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Mr. Speaker, I rise today to speak to the devastating impact that the drug poisoning crisis has had on the community in Hay River. The Coroner has confirmed that there were six deaths related to drug poisoning in 2022. Many families are struggling to understand and cope with the emotional toll of these deaths.
Public health officials have noted that these deaths are drug poisonings rather than overdoses. The difference is that with a drug overdose someone takes too much of something they know they are taking, but with a drug poisoning, the drug user is not aware their supply is contaminated with opioids. Because of this, we are now calling deaths shown to be related to fentanyl and carfentanyl “drug poisoning” to emphasize the added danger to all people who use illicit drugs. We need to help people understand that if they are taking drugs they must take precautions.
In Hay River all individuals who died from drug poisoning were alone. None of them had naloxone, a nasal spray which reverses the effects of opioids and none of them were aware their drug supply was contaminated with fentanyl or carfentanyl. Anyone can be at risk of drug poisoning, including people who are using illicit drugs for the first time, people who use drugs recreationally, and people who are frequent or daily users.
Mr. Speaker, the Hay River Health and Social Services Authority has been collaborating with community partners on initiatives to prevent poisonings; to help drug users recover and their loved ones to cope with the stress of having a family member who is addicted.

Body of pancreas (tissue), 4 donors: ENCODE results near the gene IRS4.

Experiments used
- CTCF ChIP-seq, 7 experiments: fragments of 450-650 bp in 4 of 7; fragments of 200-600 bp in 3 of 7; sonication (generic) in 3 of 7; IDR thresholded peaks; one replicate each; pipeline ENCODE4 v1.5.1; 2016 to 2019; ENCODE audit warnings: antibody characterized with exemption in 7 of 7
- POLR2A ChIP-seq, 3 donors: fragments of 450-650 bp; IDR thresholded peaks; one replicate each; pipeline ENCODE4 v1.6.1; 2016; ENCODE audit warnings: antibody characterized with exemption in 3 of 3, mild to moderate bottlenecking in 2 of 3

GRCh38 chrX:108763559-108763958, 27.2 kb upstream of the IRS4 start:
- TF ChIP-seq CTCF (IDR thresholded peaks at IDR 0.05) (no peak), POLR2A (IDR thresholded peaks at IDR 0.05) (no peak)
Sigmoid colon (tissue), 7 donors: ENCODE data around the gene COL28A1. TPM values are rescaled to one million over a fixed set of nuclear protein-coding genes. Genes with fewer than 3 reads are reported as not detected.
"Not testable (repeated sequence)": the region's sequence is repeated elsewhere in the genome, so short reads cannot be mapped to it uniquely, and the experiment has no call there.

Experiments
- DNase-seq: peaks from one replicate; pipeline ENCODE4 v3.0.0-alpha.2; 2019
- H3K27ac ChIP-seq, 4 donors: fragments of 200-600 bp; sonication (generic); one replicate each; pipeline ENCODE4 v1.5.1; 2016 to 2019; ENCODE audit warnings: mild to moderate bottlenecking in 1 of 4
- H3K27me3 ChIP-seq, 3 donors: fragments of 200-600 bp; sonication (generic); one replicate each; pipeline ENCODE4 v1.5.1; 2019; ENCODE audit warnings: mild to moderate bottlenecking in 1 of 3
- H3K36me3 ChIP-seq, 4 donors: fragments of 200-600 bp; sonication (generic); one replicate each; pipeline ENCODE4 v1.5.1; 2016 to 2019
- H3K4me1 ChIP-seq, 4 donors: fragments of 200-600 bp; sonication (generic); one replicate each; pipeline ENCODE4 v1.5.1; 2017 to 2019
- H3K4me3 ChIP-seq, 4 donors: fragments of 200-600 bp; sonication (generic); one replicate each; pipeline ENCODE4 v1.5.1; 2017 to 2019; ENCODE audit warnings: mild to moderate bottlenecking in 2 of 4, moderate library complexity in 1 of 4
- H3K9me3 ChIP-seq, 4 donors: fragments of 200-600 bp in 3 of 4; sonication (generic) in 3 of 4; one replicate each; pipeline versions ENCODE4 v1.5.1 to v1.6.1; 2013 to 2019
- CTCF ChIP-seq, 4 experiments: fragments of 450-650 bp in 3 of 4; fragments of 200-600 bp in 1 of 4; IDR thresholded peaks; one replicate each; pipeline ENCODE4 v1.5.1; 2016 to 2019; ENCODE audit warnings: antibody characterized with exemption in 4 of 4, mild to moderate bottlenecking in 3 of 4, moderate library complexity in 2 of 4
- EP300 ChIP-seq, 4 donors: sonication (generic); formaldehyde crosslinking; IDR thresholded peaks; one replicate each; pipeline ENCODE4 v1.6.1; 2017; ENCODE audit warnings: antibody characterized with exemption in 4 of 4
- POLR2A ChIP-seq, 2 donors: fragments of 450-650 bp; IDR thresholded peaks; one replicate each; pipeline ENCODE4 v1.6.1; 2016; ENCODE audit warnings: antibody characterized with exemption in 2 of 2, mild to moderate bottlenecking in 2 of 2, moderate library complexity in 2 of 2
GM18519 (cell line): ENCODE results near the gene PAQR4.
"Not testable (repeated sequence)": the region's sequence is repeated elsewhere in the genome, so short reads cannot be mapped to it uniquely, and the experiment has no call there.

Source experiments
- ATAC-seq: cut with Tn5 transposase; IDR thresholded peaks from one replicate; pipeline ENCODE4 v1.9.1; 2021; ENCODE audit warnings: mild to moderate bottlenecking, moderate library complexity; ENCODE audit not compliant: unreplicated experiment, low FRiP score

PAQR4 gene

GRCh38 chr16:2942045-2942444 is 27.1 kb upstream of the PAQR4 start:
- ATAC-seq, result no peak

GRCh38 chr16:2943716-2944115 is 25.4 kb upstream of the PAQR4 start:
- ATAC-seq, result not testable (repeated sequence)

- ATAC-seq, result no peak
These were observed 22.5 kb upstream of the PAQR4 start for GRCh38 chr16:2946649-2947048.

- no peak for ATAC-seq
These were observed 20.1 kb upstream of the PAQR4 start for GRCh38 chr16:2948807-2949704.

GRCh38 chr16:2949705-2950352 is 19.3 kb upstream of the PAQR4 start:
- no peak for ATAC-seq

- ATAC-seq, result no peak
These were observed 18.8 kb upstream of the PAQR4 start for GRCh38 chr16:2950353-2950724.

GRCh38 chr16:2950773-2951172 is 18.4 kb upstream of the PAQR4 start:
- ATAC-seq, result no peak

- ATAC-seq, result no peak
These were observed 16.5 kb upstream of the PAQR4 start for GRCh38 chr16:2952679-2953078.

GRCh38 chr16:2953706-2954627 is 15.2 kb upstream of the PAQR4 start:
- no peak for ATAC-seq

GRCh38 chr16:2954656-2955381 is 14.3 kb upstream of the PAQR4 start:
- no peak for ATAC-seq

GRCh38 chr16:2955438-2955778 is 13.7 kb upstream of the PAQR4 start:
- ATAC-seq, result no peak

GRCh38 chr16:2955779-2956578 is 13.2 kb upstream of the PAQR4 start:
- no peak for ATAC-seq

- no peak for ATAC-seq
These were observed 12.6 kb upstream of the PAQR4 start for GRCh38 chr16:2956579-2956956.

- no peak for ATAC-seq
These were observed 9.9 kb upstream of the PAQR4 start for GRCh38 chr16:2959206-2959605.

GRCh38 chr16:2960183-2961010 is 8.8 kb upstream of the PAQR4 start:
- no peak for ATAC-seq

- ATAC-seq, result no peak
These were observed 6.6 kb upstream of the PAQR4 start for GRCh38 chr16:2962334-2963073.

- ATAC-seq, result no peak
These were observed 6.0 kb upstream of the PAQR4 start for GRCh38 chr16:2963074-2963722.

To date, the Authority has distributed educational posters about naloxone around the community. They have been offering the Matrix program to help people recover from addictions, and the Hope for Families workshops. They have created a team of a clinician and a mental health professional to provide outreach services over the next three months; and, is ready to support the town’s new social issues committee and the Elders group.
In December 2022, a group of health care professionals assembled to help respond to this situation. Last month, the Hay River Health and Social Services Authority, the Chief Public Health Officer, and the NWT Chief Coroner held a press conference in Hay River to raise awareness about the drug poisoning deaths and the presence of fentanyl and carfentanyl in the community. The Chief Public Health Officer and her staff also met with community members and service providers to hear their concerns about resource gaps and to identify supports to address the concerns arising from drug use.
Mr. Speaker, the Health and Social Services system wants to collaborate with the community to enhance supports and prevent further harms related to drug use. While this situation has reached a crisis point in Hay River, we understand there are many residents who are concerned with a rise in the use of illicit drugs in their communities. We intend to apply the lessons learned in Hay River to address these concerns with them.
Mr. Speaker, deaths due to drug poisoning are entirely preventable. My thoughts are with everyone who has lost someone close to them due to contamination in the illicit drug supply in Hay River.
All residents can support a safer community by learning to recognize the signs of drug poisoning, carrying and knowing how to use naloxone, not mixing drugs, and if using, go “low and slow”, and never use alone. It is important to know that you are protected from drug possession charges under the Good Samaritan Drug Overdose Act if you call 9-1-1 for help and please do call. You may save a life. I ask everyone in the Northwest Territories to help prevent further drug poisoning deaths by treating one another with compassion and understanding as we address this complex issue together.
Thank you, Mr. Speaker.